But then, as elsewhere in the inn, a clock struck midnight, his thoughts turned to the women Majhal had killed. Their souls ripped from their bodies, and put into mannequins. The officer had said that the dolls had been able to walk, some of them, but not speak. They'd found one after Majhal had died, and it had sat there, staring at them, blank, painted eyes following them around the room until they'd finally destroyed it. Ed thought about this, and then about his mother, in a twisted mess of exposed organs, breathing labored. He shuddered over and over as he pictured the thing he'd created that night, wondered what it had been like to wake up as the thing. Had it been their mother's mind inside the misshapen head? Had she seen them staring at her, trying to call out to them but unable to? Had she felt it when Mustang set her aflame? And Al… Ed wanted desperately to know where Al was. Had he also made Al into a… a thing?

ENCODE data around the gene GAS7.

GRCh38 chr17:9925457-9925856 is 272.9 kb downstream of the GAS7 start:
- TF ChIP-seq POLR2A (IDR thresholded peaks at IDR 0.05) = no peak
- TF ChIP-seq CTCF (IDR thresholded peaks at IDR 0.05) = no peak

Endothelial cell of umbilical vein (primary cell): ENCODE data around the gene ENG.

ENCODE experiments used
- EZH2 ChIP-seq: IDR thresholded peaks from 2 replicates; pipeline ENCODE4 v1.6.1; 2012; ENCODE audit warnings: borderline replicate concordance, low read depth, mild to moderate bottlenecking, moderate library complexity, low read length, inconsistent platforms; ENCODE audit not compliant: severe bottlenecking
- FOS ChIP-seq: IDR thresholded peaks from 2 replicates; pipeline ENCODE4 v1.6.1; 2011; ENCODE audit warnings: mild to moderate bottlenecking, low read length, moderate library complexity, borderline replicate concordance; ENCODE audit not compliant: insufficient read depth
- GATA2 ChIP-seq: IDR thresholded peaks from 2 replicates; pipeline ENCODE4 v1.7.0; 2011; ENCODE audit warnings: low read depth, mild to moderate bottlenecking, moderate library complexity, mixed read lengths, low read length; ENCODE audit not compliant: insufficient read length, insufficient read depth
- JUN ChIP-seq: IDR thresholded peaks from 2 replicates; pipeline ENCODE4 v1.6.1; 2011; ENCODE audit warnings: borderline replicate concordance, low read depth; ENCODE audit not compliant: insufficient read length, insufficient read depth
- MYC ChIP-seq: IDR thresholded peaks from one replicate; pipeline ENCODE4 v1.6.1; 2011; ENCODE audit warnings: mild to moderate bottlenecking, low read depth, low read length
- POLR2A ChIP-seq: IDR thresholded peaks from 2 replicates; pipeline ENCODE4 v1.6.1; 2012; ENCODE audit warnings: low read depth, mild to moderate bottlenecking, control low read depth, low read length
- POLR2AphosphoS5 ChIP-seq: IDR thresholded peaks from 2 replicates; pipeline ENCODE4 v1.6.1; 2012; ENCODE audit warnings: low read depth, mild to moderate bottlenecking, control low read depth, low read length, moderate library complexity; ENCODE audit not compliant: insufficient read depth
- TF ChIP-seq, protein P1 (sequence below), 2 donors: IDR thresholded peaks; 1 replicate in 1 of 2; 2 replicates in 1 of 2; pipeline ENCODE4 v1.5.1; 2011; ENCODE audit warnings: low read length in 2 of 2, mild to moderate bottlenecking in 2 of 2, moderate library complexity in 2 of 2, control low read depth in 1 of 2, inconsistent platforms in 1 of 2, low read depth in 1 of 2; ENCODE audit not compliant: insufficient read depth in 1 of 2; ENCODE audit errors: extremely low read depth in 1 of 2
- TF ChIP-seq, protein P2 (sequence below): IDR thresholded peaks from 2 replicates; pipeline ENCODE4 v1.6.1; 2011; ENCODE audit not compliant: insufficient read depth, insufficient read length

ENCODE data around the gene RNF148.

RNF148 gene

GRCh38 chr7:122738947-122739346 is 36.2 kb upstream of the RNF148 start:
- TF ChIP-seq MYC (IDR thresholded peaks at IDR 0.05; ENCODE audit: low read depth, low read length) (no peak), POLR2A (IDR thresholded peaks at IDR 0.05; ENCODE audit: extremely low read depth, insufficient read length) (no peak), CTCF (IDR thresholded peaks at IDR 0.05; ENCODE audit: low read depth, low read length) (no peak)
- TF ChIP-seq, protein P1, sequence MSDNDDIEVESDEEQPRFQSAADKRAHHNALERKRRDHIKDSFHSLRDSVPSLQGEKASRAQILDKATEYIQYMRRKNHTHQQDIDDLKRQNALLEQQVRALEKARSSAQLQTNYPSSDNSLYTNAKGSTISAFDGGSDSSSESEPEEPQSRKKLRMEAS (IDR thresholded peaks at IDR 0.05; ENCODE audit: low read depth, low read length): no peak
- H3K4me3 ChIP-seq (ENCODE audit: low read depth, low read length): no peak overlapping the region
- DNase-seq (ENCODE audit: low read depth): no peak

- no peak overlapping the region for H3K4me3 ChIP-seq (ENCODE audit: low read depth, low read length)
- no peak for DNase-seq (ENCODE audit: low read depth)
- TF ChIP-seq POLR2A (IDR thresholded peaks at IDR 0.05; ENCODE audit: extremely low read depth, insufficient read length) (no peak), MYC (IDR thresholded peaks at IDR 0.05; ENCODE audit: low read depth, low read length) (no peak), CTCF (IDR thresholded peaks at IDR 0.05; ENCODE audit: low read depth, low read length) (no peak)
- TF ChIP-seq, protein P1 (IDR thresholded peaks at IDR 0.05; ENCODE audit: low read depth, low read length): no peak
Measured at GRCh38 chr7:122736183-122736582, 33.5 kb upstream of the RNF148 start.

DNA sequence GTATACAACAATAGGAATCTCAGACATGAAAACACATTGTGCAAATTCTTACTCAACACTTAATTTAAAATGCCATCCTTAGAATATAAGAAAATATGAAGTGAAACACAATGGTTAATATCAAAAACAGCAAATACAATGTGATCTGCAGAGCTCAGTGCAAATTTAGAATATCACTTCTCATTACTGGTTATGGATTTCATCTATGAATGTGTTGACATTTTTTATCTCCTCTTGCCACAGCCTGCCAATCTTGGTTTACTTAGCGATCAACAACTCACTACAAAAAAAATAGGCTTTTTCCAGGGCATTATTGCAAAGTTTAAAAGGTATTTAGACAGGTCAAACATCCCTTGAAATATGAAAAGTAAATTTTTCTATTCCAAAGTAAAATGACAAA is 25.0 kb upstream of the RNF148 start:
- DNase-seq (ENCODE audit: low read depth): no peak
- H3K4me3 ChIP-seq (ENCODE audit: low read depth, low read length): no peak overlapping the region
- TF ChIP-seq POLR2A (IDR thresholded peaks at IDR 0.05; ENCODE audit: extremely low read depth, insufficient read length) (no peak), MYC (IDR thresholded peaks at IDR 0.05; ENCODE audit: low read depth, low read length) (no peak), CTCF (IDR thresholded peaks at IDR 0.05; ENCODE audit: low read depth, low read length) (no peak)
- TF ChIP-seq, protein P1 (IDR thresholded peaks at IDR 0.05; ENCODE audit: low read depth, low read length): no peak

Ed refused to think that Mustang had burned Al, too. It was impossible, because Al had left the house before them. Right, he told himself. Think of that. Al was out there, somewhere, and Ed would find him.
But Ed's thoughts kept turning back to the writhing mess on the floor, to Majhal's dolls. When he finally fell asleep, close to dawn, he dreamed about the light dancing over an array, fading to reveal one of Winry's dolls with his brother's face and his mother's voice: "We don't allow alchemy here. This is what alchemy does. This is alchemy."
"I've got to stop having dreams," Ed grumbled as he woke, trying to get his eyes to open. "Or at least, I've got to stop remembering them." He kneaded his forehead with his knuckles in an attempt to get rid of the memory of the Al-doll that accused him with his mother's voice, and murmured, sleepily, "Al, what time is it? Oh."
Ed cleared his throat, got dressed, and peeked sleepily through the curtains. The blinding light told him that it most certainly wasn't 8 o'clock.
He dashed down to the station, where he found that he'd missed the train.
("What do you mean it's already left? You knew I was going to get on it! Why couldn't you have waited for me?"
"Sorry, but we can't delay the train for a single passenger for four hours.")